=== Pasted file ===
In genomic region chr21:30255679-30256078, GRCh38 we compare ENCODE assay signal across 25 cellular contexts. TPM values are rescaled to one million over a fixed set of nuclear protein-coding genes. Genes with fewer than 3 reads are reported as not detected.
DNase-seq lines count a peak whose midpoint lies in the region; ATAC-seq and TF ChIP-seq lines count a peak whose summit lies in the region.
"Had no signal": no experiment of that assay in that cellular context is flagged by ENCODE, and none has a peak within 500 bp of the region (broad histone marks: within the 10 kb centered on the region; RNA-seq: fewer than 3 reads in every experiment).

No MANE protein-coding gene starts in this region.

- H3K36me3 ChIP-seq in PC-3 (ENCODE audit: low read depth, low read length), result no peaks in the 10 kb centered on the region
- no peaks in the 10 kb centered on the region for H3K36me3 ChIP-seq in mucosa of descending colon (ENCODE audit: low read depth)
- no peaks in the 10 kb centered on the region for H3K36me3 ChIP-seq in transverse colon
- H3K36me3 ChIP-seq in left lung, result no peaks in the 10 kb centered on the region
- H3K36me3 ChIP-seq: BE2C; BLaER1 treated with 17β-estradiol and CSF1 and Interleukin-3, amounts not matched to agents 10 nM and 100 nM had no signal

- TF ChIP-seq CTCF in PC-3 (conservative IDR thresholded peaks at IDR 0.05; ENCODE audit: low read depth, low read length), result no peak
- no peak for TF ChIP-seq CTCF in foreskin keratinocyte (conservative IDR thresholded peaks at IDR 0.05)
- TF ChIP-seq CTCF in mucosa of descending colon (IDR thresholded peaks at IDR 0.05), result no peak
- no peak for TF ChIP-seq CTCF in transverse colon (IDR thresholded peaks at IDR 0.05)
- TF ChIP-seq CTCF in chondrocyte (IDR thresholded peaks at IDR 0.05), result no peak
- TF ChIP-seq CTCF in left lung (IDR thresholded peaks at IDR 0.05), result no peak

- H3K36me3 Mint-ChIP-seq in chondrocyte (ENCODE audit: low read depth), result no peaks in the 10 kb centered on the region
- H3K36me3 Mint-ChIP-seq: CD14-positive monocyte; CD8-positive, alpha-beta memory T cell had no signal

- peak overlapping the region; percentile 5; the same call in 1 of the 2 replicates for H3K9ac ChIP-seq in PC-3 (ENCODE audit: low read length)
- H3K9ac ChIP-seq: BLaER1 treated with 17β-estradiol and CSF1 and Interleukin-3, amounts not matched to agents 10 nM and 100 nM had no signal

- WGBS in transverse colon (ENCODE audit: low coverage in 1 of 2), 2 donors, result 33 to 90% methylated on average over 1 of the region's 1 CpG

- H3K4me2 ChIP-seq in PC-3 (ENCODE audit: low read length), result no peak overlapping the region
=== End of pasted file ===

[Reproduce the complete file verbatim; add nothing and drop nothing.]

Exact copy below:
In genomic region chr21:30255679-30256078, GRCh38 we compare ENCODE assay signal across 25 cellular contexts. TPM values are rescaled to one million over a fixed set of nuclear protein-coding genes. Genes with fewer than 3 reads are reported as not detected.
DNase-seq lines count a peak whose midpoint lies in the region; ATAC-seq and TF ChIP-seq lines count a peak whose summit lies in the region.
"Had no signal": no experiment of that assay in that cellular context is flagged by ENCODE, and none has a peak within 500 bp of the region (broad histone marks: within the 10 kb centered on the region; RNA-seq: fewer than 3 reads in every experiment).

No MANE protein-coding gene starts in this region.

- H3K36me3 ChIP-seq in PC-3 (ENCODE audit: low read depth, low read length), result no peaks in the 10 kb centered on the region
- no peaks in the 10 kb centered on the region for H3K36me3 ChIP-seq in mucosa of descending colon (ENCODE audit: low read depth)
- no peaks in the 10 kb centered on the region for H3K36me3 ChIP-seq in transverse colon
- H3K36me3 ChIP-seq in left lung, result no peaks in the 10 kb centered on the region
- H3K36me3 ChIP-seq: BE2C; BLaER1 treated with 17β-estradiol and CSF1 and Interleukin-3, amounts not matched to agents 10 nM and 100 nM had no signal

- TF ChIP-seq CTCF in PC-3 (conservative IDR thresholded peaks at IDR 0.05; ENCODE audit: low read depth, low read length), result no peak
- no peak for TF ChIP-seq CTCF in foreskin keratinocyte (conservative IDR thresholded peaks at IDR 0.05)
- TF ChIP-seq CTCF in mucosa of descending colon (IDR thresholded peaks at IDR 0.05), result no peak
- no peak for TF ChIP-seq CTCF in transverse colon (IDR thresholded peaks at IDR 0.05)
- TF ChIP-seq CTCF in chondrocyte (IDR thresholded peaks at IDR 0.05), result no peak
- TF ChIP-seq CTCF in left lung (IDR thresholded peaks at IDR 0.05), result no peak

- H3K36me3 Mint-ChIP-seq in chondrocyte (ENCODE audit: low read depth), result no peaks in the 10 kb centered on the region
- H3K36me3 Mint-ChIP-seq: CD14-positive monocyte; CD8-positive, alpha-beta memory T cell had no signal

- peak overlapping the region; percentile 5; the same call in 1 of the 2 replicates for H3K9ac ChIP-seq in PC-3 (ENCODE audit: low read length)
- H3K9ac ChIP-seq: BLaER1 treated with 17β-estradiol and CSF1 and Interleukin-3, amounts not matched to agents 10 nM and 100 nM had no signal

- WGBS in transverse colon (ENCODE audit: low coverage in 1 of 2), 2 donors, result 33 to 90% methylated on average over 1 of the region's 1 CpG

- H3K4me2 ChIP-seq in PC-3 (ENCODE audit: low read length), result no peak overlapping the region